A new book by Joseph Harriss on the life and times of Jean Gabin is the first biography in English of the iconic French film actor whose career and life mirrored both 20th century France and the early evolution of modern film. Gabin’s most memorable films include “La Grande Illusion” (1937), “La Bete Humane” (1938), “Le Jour se Leve” (1939) and “Le Plaisir” (1950).
The biography “Jean Gabin: The Actor Who Was France” shows how Jean Gabin, whom Harriss sees as “a French Everyman,” embodied the spirit of the French people, much as John Wayne embodied American values. Gabin’s “tragic drifter” character in his great classics of the late 1930’s was tough yet fated to lose, mirroring a France facing the German invasion of 1940.
Later, Gabin’s film character was often dismayed by postwar cultural change, as France’s unique character was progressively homogenized by the European Union and globalization. His persona as “patriarch” in the 1960s marked the culmination of a 45-year, 95-film career that made him a worldwide screen idol. By some estimates his post-WW II films alone attracted some 161 million moviegoers. At his death in 1976 “The New York Times” called him “the craggy and sardonic hero-victim of a hundred French films. . . one of the great men of cinema.”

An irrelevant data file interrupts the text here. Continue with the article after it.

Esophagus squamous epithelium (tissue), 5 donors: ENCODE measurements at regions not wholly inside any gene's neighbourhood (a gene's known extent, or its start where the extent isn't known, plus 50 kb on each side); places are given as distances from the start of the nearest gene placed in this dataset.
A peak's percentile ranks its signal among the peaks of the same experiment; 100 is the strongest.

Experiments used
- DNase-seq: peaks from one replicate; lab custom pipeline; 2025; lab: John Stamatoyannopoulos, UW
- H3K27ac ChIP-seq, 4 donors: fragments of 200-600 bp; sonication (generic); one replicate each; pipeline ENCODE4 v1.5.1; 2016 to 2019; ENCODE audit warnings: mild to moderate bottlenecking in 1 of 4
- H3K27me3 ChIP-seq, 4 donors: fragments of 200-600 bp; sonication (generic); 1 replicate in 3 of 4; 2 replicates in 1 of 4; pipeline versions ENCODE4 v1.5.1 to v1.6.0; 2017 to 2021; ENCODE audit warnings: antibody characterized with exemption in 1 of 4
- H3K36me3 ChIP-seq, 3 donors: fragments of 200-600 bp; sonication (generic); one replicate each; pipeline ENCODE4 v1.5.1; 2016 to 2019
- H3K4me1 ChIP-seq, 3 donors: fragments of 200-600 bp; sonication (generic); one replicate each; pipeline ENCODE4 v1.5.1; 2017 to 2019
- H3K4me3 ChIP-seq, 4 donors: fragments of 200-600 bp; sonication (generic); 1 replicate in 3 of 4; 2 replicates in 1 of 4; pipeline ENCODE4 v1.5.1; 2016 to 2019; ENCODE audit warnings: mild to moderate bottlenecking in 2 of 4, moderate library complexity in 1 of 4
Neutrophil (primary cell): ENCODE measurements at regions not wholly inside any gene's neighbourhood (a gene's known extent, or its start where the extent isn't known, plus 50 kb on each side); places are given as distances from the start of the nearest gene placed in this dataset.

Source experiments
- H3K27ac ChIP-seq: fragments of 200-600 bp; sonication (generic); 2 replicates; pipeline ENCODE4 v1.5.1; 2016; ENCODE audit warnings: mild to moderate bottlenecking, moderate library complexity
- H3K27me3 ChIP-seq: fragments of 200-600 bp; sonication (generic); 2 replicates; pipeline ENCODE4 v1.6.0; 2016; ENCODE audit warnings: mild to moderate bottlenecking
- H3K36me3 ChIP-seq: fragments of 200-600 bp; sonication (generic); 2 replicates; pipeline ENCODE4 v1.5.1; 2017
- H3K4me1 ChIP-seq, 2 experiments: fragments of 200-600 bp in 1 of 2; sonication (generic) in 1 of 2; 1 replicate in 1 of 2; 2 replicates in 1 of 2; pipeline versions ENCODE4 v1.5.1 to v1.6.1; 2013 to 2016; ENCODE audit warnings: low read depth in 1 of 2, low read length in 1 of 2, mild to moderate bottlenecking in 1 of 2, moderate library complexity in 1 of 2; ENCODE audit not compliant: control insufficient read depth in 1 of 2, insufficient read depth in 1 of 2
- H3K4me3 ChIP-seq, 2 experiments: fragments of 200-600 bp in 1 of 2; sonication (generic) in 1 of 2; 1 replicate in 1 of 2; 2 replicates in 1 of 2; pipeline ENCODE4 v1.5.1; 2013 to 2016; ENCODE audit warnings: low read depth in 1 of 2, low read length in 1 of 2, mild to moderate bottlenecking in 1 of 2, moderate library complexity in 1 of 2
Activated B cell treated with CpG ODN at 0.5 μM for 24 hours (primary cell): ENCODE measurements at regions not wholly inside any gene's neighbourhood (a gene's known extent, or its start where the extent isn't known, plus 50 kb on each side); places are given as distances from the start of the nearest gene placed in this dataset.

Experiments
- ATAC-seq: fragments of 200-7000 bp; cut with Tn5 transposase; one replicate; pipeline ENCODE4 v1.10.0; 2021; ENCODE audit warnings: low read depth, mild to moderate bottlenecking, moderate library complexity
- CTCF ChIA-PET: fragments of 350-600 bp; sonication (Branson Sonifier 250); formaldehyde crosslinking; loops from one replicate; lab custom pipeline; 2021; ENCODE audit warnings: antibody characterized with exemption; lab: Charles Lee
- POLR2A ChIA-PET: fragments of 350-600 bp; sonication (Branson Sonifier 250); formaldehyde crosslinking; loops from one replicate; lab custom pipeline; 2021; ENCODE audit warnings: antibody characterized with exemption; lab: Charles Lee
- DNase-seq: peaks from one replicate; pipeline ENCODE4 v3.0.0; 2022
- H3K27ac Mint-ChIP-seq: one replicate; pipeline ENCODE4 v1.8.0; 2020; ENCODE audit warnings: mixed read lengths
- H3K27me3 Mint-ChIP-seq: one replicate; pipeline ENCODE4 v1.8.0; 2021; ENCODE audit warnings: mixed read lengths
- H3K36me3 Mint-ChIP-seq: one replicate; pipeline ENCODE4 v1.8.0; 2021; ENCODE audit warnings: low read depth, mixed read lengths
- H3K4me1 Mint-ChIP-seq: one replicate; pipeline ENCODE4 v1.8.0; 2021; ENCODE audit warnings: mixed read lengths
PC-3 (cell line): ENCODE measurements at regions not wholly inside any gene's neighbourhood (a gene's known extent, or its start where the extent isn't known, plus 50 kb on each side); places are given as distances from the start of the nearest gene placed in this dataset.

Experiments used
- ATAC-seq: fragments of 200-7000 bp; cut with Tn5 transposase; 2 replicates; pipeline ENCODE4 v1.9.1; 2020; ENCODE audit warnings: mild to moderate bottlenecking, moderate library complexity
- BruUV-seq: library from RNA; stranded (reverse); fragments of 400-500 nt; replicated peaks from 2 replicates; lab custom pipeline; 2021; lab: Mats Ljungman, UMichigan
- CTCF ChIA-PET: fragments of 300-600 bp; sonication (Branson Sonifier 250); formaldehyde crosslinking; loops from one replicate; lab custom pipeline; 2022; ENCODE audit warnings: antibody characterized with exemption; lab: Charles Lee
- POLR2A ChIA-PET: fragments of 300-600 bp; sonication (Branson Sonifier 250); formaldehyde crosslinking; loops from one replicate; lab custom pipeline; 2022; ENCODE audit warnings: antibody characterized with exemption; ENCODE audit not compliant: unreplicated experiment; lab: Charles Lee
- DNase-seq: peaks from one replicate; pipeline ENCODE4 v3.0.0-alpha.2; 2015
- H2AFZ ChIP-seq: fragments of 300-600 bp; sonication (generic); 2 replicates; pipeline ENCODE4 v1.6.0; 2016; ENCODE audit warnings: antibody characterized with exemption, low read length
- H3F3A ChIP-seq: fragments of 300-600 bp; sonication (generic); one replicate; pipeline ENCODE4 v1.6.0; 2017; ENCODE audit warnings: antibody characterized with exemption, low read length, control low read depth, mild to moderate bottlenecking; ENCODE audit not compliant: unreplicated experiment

Gabin (whose real name was Jean-Alexis Moncorgé) entered show business as a song-and-dance man at the Folies Bergère in the 1920s. He went on to do operetta and then talkies in the 1930s, rising to stardom as Jean Gabin just before World War II. Refusing Nazi pressure to act in German films, he fled occupied France to Hollywood, where Darryl Zanuck eagerly signed him for Twentieth Century Fox. But, notoriously cantankerous and independent, he detested the town’s rigid, autocratic studio system. He did only two films there before returning to join Charles de Gaulle’s Free French Forces to fight for the liberation of France.
Harriss shows that Gabin’s success was due not only to the instinctive naturalism of his acting, but also to his habit of revising screenplays to improve the film and sculpt his role to his advantage. This while working with legendary screenwriters like Jacques Prévert and Michel Audiard. His dogged insistence that only a good story can make a good film later resulted in his being scorned by 1960s Nouvelle Vague auteurs such as François Truffaut and Jean-Luc Godard.
“Jean Gabin: The Actor Who Was France” is a penetrating, serious but not solemn portrait of a complex personality, the actor whom the Film Society of Lincoln Center in New York once called “Everybody’s Star.” It is a book to be savored not only by Gabin fans, but also students of cinema history and lovers of France itself.